21 Positive Deviations from Raoult’s Law Weak solute-solvent interaction results in a vapor pressure higher than predictedEndothermic mixing = Positive deviation
22 Definition of Electrolytes and Nonelectrolytes An electrolyte is:A substance whose aqueous solution conductsan electric current.A nonelectrolyte is:A substance whose aqueous solution does notconduct an electric current.Try to classify the following substances aselectrolytes or nonelectrolytes…
23 Electrolytes vs. Nonelectrolytes The ammeter measures the flow of electrons (current)through the circuit.If the ammeter measures a current, and the bulbglows, then the solution conducts.If the ammeter fails to measure a current, and thebulb does not glow, the solution is non-conducting.
24 Electrolytes? Pure water Tap water Sugar solution Sodium chloride solutionHydrochloric acid solutionLactic acid solutionEthyl alcohol solutionPure sodium chloride
25 Answers to Electrolytes NONELECTROLYTES:Tap water (weak)NaCl solutionHCl solutionLactate solution (weak)Pure waterSugar solutionEthanol solutionPure NaCl
26 Colligative Properties Colligative properties are those that depend on the concentration of particles in a solution, not upon the identity of those properties.Boiling Point ElevationFreezing Point DepressionOsmotic Pressure
27 Freezing Point Depression Each mole of solute particles lowers the freezing point of 1 kilogram of water by 1.86 degrees Celsius.Kf = 1.86 C kilogram/molm = molality of the solutioni = van’t Hoff factor
28 Boiling Point Elevation Each mole of solute particles raises the boiling point of 1 kilogram of water by 0.51 degrees Celsius.Kb = 0.51 C kilogram/molm = molality of the solutioni = van’t Hoff factor
29 Freezing Point Depression and Boiling Point Elevation Constants, C/m SolventKfKbAcetic acid3.903.07Benzene5.122.53Nitrobenzene8.15.24Phenol7.273.56Water1.860.512
30 The van’t Hoff Factor, iElectrolytes may have two, three or more times the effect on boiling point, freezing point, and osmotic pressure, depending on its dissociation.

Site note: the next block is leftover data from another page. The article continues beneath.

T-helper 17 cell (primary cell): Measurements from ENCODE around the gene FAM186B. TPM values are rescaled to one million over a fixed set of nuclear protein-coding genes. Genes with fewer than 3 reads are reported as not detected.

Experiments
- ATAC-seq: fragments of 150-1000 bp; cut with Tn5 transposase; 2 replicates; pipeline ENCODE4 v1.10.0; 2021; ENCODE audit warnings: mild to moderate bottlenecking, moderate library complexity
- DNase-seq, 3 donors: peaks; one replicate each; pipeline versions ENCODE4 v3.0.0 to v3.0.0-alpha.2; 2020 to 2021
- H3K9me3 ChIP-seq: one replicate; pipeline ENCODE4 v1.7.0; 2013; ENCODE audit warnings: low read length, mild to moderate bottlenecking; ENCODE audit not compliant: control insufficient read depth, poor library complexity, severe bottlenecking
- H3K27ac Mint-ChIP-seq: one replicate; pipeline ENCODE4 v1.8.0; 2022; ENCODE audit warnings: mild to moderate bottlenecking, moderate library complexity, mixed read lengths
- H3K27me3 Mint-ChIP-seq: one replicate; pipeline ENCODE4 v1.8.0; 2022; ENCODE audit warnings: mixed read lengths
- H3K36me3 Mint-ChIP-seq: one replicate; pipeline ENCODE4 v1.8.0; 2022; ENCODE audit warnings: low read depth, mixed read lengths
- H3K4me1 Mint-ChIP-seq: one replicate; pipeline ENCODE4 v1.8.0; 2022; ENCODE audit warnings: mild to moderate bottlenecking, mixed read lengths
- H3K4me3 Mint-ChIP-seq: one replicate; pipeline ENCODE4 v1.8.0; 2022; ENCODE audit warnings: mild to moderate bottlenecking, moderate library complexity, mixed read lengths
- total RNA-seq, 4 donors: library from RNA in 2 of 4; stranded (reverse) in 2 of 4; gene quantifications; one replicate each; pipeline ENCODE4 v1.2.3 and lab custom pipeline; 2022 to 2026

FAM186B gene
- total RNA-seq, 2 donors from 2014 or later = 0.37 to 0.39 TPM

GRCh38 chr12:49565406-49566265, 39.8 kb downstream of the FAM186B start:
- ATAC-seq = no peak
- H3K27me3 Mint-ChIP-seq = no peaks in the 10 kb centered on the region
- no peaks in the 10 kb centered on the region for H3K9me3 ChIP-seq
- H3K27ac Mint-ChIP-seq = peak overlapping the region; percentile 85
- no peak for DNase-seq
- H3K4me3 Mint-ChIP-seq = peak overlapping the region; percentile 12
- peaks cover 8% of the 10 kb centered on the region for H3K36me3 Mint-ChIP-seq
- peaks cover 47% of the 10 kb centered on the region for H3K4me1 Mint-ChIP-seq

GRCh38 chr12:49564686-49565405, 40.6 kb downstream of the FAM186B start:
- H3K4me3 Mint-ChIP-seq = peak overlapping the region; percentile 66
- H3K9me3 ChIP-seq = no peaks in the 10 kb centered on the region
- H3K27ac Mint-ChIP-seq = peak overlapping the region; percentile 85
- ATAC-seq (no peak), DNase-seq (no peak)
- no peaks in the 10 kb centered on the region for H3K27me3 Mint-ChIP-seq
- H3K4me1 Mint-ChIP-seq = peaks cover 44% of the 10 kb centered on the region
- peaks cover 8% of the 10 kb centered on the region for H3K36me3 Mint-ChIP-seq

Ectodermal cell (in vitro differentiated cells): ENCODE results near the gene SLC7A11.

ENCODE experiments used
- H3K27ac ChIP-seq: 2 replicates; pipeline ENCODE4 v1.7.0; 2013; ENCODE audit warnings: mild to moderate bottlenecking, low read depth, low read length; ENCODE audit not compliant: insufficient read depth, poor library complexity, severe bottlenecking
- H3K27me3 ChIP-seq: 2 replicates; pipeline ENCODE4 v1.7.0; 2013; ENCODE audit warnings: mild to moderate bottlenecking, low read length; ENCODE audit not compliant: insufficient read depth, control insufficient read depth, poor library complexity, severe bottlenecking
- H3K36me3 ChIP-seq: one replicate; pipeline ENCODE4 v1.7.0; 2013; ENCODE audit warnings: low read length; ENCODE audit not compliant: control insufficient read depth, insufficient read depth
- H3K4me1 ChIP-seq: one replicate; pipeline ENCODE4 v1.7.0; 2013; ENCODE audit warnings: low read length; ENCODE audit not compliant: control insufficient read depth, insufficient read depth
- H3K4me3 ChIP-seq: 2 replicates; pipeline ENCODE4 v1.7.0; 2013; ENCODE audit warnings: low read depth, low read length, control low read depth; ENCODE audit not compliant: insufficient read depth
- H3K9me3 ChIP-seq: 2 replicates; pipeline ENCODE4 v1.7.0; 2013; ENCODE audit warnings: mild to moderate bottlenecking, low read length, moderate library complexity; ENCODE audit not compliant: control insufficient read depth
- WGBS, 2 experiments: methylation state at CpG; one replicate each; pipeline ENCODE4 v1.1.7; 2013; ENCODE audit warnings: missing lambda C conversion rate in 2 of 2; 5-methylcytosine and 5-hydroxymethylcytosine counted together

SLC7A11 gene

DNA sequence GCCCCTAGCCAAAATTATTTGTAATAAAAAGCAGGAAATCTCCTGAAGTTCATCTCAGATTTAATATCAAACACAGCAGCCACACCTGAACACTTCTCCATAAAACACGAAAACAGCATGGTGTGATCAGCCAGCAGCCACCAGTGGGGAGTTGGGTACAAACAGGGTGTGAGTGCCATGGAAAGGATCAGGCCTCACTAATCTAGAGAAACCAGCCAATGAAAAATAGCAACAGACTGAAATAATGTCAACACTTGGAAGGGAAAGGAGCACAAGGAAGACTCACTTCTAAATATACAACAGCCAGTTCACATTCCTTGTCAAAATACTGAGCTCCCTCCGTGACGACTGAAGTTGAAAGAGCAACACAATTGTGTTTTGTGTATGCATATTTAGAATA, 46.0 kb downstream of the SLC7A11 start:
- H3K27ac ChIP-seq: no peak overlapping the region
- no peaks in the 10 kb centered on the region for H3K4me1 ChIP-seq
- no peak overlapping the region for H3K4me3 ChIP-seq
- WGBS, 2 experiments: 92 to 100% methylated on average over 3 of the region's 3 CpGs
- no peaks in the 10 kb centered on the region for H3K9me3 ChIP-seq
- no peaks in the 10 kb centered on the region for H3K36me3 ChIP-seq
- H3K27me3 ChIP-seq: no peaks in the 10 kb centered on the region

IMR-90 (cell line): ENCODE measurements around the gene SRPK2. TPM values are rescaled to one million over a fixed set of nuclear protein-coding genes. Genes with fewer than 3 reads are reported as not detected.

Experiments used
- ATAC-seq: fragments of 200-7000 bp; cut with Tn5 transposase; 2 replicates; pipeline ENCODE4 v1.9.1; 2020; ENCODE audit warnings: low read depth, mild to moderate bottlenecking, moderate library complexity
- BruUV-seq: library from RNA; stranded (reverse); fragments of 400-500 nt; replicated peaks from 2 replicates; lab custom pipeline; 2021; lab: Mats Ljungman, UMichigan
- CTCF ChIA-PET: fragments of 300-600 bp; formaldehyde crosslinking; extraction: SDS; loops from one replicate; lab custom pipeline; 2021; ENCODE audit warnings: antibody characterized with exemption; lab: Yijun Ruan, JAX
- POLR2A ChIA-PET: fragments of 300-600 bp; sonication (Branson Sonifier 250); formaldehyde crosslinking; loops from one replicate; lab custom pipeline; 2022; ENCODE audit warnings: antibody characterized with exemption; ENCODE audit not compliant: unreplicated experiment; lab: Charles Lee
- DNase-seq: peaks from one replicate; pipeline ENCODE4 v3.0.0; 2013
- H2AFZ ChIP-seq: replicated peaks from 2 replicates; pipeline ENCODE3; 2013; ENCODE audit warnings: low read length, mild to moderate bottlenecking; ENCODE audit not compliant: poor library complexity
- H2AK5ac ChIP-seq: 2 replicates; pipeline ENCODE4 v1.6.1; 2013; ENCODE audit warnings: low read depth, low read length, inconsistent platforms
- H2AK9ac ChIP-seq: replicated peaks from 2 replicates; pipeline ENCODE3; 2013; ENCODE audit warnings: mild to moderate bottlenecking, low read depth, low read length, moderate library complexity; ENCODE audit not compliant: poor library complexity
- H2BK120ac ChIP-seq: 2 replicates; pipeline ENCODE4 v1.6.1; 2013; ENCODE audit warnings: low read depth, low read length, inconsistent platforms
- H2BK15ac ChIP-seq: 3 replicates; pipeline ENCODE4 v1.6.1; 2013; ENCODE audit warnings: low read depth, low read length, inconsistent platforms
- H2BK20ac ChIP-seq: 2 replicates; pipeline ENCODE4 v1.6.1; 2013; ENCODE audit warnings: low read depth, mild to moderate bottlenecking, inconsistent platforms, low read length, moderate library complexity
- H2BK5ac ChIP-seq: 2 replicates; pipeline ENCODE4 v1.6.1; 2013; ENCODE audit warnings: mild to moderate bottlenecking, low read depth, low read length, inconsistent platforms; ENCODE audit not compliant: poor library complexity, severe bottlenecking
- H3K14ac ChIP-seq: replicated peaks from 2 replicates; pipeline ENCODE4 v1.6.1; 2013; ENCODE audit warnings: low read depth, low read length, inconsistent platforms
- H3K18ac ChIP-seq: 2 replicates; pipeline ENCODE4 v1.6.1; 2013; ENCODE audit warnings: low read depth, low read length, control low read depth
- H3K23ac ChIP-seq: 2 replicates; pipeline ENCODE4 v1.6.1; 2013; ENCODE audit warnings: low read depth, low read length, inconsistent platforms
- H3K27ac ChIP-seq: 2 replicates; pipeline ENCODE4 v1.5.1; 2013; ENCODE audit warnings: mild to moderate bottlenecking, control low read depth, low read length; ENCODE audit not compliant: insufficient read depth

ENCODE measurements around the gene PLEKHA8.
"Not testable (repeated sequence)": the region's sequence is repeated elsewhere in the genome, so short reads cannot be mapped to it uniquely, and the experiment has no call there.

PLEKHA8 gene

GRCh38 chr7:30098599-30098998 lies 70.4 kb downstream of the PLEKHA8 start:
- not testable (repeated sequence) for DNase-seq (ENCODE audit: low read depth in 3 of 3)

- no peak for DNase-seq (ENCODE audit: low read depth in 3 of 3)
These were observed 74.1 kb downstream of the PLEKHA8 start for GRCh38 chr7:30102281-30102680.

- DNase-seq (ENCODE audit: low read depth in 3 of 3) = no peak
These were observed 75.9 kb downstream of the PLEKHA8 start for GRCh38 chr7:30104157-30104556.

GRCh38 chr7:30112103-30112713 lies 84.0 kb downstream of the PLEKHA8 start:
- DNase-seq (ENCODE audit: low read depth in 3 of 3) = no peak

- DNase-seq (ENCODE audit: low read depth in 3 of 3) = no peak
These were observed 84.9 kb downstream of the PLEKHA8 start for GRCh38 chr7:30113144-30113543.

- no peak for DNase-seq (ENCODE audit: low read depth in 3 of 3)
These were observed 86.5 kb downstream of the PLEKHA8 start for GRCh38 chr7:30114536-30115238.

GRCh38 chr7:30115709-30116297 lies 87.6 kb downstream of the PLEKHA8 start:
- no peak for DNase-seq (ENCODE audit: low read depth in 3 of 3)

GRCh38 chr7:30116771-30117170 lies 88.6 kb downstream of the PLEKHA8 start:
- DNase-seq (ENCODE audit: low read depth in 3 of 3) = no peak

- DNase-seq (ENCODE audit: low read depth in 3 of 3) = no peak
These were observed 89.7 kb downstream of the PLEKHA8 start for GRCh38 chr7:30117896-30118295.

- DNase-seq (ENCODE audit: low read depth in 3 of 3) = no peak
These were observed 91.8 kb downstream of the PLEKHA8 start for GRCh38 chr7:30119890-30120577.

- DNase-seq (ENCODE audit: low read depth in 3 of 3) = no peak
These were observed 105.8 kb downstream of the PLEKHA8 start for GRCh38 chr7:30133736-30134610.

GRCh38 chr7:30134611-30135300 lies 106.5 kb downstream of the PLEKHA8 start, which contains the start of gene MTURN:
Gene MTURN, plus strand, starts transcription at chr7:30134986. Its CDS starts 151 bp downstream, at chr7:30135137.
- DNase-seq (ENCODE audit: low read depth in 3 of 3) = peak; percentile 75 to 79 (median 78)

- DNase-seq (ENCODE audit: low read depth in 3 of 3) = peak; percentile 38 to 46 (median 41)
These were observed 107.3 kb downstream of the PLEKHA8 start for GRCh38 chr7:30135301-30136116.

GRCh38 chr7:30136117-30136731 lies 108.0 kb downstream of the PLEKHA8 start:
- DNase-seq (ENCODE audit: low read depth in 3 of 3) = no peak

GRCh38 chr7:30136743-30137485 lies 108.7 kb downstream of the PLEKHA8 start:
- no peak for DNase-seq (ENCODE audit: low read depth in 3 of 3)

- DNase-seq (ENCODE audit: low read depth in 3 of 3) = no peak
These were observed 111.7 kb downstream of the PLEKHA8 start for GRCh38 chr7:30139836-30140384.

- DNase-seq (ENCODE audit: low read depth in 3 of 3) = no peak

31 Dissociation Equations and the Determination of i NaCl(s) Na+(aq) + Cl-(aq)i = 2AgNO3(s) Ag+(aq) + NO3-(aq)i = 3MgCl2(s) Mg2+(aq) + 2 Cl-(aq)i = 3Na2SO4(s) 2 Na+(aq) + SO42-(aq)AlCl3(s) Al3+(aq) + 3 Cl-(aq)i = 4
32 Ideal vs. Real van’t Hoff Factor The ideal van’t Hoff Factor is only achieved in VERY DILUTE solution.
33 Osmotic PressureThe minimum pressure that stops the osmosis is equal to the osmotic pressure of the solution
34 Osmotic Pressure Calculations M = Molarity of the solutionR = Gas Constant = Latm/molK = Osmotic pressure
35 Suspensions and Colloids Suspensions and colloids are NOT solutions.Suspensions: The particles are so large that they settle out of the solvent if not constantly stirred.Colloids: The particles intermediate in size between those of a suspension and those of a solution.
36 Types of Colloids Examples Dispersing Medium Dispersed Substance Colloid TypeFog, aerosol spraysGasLiquidAerosolSmoke, airborn germsSolidWhipped cream, soap sudsFoamMilk, mayonnaiseEmulsionPaint, clays, gelatinSolMarshmallow, StyrofoamSolid FoamButter, cheeseSolid EmulsionRuby glassSolid sol
37 The Tyndall EffectColloids scatter light, making a beam visible. Solutions do not scatter light.Which glass contains a colloid?colloidsolution